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Federal Regulations are Designed to Prevent Truck Accidents

The federal government has many rules and regulations governing the driving of 18-wheeler trucks on the road. All states also have their own laws and regulations regarding these trucks. These large trucks are essential for businesses and transport, but due to their size, they can cause a great deal of harm and injury in an accident. Trucking accidents involving 18-wheeler trucks often result in fatalities, burn injuries, head injuries, and other serious and permanent injuries. All drivers and motor carriers who own such trucks must abide by state and federal laws. These laws include provisions such as:

1) Licensing requirements put in place by the U.S. Department of Transportation (DOT). All drivers who operate a tractor-trailer rig need a special license, known as the commercial driver’s license (CDL). To qualify for this license, a driver must demonstrate his or her ability to drive a large truck. To do this, the driver must pass CDL examinations and complete training as a truck driver. A driver must be 21 years of age to qualify for a CDL. If a driver will be transporting hazardous materials, he or she needs to pass additional testing and must get additional training, as a special CDL license is required.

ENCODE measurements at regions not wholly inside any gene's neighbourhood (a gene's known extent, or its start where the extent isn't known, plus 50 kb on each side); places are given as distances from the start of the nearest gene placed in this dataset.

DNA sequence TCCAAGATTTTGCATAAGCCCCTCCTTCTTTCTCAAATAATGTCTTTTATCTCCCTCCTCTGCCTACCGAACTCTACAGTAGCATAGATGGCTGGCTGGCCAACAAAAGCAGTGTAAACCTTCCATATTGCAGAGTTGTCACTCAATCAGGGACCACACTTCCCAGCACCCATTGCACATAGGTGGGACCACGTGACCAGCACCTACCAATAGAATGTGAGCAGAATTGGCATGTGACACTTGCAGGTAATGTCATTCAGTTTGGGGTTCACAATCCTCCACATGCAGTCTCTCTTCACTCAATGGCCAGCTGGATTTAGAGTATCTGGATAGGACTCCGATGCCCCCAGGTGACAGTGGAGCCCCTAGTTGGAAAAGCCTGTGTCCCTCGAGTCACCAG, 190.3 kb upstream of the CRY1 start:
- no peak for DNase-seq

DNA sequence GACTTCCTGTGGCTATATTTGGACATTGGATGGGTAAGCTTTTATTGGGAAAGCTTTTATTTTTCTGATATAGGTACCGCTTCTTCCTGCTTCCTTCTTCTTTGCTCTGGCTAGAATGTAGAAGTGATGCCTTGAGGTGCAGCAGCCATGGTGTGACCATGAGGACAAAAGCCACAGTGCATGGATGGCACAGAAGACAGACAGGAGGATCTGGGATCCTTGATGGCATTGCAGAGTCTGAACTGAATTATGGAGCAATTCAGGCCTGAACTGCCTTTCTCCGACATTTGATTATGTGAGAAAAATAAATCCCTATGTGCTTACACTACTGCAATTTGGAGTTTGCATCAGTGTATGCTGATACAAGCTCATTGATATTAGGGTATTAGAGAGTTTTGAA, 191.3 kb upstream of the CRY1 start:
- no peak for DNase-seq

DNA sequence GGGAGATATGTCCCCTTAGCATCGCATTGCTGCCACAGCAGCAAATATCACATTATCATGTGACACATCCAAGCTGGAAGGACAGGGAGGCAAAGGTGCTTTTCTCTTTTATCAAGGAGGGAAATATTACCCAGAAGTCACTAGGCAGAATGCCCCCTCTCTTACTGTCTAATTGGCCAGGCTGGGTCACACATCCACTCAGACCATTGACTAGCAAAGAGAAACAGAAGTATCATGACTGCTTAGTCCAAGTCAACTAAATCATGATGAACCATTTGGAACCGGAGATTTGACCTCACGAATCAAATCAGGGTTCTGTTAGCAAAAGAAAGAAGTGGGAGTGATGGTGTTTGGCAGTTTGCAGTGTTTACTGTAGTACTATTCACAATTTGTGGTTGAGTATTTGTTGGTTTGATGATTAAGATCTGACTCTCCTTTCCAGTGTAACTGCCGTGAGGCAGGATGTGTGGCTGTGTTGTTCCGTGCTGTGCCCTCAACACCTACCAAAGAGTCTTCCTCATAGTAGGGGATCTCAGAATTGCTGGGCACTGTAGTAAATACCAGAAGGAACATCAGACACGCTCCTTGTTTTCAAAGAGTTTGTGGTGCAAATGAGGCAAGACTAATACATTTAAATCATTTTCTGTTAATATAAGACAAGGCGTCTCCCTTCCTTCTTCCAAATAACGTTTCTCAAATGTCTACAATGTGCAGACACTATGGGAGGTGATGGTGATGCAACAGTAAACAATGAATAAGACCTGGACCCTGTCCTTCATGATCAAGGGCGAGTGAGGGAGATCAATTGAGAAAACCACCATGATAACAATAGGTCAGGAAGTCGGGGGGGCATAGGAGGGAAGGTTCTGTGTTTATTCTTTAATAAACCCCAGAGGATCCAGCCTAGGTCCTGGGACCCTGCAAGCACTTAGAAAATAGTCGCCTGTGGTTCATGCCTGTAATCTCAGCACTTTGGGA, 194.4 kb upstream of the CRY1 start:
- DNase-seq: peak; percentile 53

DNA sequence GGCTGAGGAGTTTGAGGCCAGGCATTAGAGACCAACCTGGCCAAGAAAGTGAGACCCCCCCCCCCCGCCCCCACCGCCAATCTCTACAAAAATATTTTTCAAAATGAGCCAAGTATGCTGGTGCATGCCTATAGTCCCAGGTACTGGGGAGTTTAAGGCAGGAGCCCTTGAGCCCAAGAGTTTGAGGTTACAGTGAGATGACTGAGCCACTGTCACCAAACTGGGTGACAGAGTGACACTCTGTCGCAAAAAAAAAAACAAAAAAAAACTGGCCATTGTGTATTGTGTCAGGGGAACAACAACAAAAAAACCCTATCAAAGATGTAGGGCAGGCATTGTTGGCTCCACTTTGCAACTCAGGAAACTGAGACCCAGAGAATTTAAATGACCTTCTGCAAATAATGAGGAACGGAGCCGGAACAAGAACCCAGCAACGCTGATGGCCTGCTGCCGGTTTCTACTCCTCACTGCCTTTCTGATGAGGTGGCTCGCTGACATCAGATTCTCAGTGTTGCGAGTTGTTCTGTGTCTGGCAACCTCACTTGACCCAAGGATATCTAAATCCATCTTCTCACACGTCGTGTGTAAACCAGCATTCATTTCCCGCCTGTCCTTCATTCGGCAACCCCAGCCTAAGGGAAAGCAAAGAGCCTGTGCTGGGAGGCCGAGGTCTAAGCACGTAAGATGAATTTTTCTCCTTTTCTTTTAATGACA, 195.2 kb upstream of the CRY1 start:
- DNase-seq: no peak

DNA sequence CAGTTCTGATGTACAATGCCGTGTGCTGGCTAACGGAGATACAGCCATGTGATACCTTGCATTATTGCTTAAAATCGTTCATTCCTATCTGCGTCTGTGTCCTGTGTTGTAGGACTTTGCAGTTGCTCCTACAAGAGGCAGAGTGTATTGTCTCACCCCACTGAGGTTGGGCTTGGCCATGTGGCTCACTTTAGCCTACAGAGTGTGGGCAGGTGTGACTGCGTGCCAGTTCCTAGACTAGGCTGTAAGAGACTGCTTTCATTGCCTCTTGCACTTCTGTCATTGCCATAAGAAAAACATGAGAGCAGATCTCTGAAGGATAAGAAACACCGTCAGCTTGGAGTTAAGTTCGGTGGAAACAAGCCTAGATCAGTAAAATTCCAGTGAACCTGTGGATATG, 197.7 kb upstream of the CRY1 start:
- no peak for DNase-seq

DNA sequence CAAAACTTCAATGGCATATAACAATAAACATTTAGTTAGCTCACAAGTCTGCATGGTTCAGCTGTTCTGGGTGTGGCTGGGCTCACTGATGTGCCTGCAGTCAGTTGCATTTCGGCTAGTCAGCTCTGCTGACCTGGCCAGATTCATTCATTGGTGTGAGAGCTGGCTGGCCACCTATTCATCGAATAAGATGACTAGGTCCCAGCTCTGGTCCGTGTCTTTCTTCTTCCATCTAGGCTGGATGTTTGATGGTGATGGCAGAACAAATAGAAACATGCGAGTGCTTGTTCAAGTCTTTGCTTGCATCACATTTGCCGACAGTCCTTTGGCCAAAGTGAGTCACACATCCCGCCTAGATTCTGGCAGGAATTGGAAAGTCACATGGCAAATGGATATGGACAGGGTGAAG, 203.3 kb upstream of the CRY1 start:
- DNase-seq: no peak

2) Federal laws dictate that trucking companies, motor carriers, trucks, and drivers must have specific levels of insurance. Often, this insurance is based on the cargo being transported. In many cases, if a driver is an employee of a trucking company, the company will arrange all insurance needed.

3) DOT regulations also impose “Hours of Service” restrictions on truck drivers. This means that the number of consecutive hours a driver can drive is strictly regulated. These rules also regulate how often a driver must stop to take a rest. Drivers are required to maintain a written record of stops, hours, and distance traveled to ensure that they are following these regulations. These regulations are in place to ensure that drivers are not overly fatigued and therefore dangerous on the road.

4) Federal regulations also impose certain restrictions on cargos and weights of trucks. For example, some hazardous materials are not permitted to be transported along specific public roads. As well, all loads must be secured according to regulations and correctly itemized and labeled.

5) DOT regulations dictate some driver behaviors on the road. For example, all truck drivers must follow road signs and must follow the rules of the road. Drivers are not permitted to drink and drive or possess controlled drugs.

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